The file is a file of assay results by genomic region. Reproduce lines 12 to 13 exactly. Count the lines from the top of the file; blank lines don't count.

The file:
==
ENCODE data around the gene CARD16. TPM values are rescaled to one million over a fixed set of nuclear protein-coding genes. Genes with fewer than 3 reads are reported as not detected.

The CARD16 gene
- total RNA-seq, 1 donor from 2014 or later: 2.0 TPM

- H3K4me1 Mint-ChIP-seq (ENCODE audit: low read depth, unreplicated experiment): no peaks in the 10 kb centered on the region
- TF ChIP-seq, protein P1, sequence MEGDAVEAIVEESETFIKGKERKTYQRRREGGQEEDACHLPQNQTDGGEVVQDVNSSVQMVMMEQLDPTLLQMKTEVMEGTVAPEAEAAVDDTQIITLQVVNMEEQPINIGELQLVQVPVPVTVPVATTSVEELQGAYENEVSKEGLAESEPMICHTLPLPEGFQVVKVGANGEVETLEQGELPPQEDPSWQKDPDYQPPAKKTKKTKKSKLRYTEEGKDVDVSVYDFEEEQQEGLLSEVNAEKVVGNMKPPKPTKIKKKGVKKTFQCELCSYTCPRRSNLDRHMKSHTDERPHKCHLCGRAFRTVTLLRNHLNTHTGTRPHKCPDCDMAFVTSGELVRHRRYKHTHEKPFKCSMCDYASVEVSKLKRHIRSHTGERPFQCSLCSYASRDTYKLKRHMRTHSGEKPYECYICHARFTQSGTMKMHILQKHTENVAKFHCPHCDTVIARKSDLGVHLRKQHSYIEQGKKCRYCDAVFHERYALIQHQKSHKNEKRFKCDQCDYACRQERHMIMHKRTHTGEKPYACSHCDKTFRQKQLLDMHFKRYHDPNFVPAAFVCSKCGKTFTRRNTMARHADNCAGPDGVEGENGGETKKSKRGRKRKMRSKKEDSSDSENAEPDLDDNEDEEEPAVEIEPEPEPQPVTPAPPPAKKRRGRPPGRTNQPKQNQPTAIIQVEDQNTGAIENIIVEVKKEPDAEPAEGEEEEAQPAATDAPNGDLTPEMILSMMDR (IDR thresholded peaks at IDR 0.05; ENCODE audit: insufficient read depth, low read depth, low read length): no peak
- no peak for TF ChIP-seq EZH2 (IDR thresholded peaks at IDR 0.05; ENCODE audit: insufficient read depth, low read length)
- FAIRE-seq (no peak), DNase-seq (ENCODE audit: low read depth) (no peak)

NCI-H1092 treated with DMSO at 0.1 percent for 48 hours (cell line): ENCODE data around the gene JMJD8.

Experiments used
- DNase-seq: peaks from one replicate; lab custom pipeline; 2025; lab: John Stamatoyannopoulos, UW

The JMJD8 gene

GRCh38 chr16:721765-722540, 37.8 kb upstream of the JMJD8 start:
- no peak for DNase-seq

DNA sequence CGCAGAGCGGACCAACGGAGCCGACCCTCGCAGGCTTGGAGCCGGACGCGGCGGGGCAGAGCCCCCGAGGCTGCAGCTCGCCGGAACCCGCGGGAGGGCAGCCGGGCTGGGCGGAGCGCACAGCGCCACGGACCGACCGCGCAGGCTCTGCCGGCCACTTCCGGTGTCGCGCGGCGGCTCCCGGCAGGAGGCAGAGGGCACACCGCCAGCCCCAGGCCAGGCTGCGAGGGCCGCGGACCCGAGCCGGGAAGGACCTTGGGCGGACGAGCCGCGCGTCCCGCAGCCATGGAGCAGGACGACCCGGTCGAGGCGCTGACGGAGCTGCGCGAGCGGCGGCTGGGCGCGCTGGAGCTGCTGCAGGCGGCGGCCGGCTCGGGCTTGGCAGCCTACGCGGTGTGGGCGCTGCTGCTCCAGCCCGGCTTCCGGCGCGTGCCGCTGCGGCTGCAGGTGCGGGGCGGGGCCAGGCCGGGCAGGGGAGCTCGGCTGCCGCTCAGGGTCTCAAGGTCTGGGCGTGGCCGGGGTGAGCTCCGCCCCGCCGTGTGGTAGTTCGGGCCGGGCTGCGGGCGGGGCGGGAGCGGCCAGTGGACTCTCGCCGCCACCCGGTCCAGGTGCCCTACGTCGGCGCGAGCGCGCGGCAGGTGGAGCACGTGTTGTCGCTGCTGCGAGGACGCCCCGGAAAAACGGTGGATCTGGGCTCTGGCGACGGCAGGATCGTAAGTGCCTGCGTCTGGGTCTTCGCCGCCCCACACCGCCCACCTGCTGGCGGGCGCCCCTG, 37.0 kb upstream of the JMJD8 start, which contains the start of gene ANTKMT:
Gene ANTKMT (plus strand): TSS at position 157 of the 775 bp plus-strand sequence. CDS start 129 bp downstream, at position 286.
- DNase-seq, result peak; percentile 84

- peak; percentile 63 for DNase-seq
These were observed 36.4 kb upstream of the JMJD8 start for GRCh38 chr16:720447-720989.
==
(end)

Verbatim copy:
GRCh38 chr16:721765-722540, 37.8 kb upstream of the JMJD8 start:
- no peak for DNase-seq